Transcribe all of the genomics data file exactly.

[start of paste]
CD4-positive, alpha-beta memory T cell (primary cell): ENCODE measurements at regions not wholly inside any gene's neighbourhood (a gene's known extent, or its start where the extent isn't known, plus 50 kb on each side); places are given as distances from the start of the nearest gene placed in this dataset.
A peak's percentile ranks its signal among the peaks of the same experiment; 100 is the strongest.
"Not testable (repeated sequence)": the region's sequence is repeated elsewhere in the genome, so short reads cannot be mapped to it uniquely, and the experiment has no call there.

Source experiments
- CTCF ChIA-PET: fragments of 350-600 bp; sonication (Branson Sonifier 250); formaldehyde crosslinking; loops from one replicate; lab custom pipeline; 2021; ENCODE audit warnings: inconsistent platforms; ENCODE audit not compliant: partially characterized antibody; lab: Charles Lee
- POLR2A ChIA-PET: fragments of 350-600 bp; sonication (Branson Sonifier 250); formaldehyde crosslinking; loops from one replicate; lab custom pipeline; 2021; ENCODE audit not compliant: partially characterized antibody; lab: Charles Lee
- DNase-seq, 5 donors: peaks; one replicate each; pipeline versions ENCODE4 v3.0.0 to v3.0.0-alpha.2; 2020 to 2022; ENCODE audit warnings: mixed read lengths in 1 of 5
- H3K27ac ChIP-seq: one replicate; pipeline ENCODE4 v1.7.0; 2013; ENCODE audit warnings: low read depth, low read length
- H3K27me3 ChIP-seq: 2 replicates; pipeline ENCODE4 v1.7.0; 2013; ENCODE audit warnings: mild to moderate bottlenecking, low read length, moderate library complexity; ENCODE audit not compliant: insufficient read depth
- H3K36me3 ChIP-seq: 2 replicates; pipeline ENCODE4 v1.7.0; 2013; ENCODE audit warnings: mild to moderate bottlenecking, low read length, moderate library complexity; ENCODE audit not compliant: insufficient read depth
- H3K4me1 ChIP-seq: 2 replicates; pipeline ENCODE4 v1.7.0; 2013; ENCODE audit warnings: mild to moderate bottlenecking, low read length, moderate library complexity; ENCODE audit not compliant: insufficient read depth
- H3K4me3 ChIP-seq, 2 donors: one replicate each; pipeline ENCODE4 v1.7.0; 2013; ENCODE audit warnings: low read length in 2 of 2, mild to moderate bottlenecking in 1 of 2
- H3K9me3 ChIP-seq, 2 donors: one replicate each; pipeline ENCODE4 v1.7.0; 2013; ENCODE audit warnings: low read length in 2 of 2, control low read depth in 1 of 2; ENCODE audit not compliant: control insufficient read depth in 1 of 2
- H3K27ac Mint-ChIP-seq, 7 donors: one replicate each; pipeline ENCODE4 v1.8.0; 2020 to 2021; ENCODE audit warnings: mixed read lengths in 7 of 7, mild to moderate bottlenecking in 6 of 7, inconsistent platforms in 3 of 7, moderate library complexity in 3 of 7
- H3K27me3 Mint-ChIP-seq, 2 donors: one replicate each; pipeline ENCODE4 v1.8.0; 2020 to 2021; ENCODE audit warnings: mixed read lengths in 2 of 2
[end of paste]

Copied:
CD4-positive, alpha-beta memory T cell (primary cell): ENCODE measurements at regions not wholly inside any gene's neighbourhood (a gene's known extent, or its start where the extent isn't known, plus 50 kb on each side); places are given as distances from the start of the nearest gene placed in this dataset.
A peak's percentile ranks its signal among the peaks of the same experiment; 100 is the strongest.
"Not testable (repeated sequence)": the region's sequence is repeated elsewhere in the genome, so short reads cannot be mapped to it uniquely, and the experiment has no call there.

Source experiments
- CTCF ChIA-PET: fragments of 350-600 bp; sonication (Branson Sonifier 250); formaldehyde crosslinking; loops from one replicate; lab custom pipeline; 2021; ENCODE audit warnings: inconsistent platforms; ENCODE audit not compliant: partially characterized antibody; lab: Charles Lee
- POLR2A ChIA-PET: fragments of 350-600 bp; sonication (Branson Sonifier 250); formaldehyde crosslinking; loops from one replicate; lab custom pipeline; 2021; ENCODE audit not compliant: partially characterized antibody; lab: Charles Lee
- DNase-seq, 5 donors: peaks; one replicate each; pipeline versions ENCODE4 v3.0.0 to v3.0.0-alpha.2; 2020 to 2022; ENCODE audit warnings: mixed read lengths in 1 of 5
- H3K27ac ChIP-seq: one replicate; pipeline ENCODE4 v1.7.0; 2013; ENCODE audit warnings: low read depth, low read length
- H3K27me3 ChIP-seq: 2 replicates; pipeline ENCODE4 v1.7.0; 2013; ENCODE audit warnings: mild to moderate bottlenecking, low read length, moderate library complexity; ENCODE audit not compliant: insufficient read depth
- H3K36me3 ChIP-seq: 2 replicates; pipeline ENCODE4 v1.7.0; 2013; ENCODE audit warnings: mild to moderate bottlenecking, low read length, moderate library complexity; ENCODE audit not compliant: insufficient read depth
- H3K4me1 ChIP-seq: 2 replicates; pipeline ENCODE4 v1.7.0; 2013; ENCODE audit warnings: mild to moderate bottlenecking, low read length, moderate library complexity; ENCODE audit not compliant: insufficient read depth
- H3K4me3 ChIP-seq, 2 donors: one replicate each; pipeline ENCODE4 v1.7.0; 2013; ENCODE audit warnings: low read length in 2 of 2, mild to moderate bottlenecking in 1 of 2
- H3K9me3 ChIP-seq, 2 donors: one replicate each; pipeline ENCODE4 v1.7.0; 2013; ENCODE audit warnings: low read length in 2 of 2, control low read depth in 1 of 2; ENCODE audit not compliant: control insufficient read depth in 1 of 2
- H3K27ac Mint-ChIP-seq, 7 donors: one replicate each; pipeline ENCODE4 v1.8.0; 2020 to 2021; ENCODE audit warnings: mixed read lengths in 7 of 7, mild to moderate bottlenecking in 6 of 7, inconsistent platforms in 3 of 7, moderate library complexity in 3 of 7
- H3K27me3 Mint-ChIP-seq, 2 donors: one replicate each; pipeline ENCODE4 v1.8.0; 2020 to 2021; ENCODE audit warnings: mixed read lengths in 2 of 2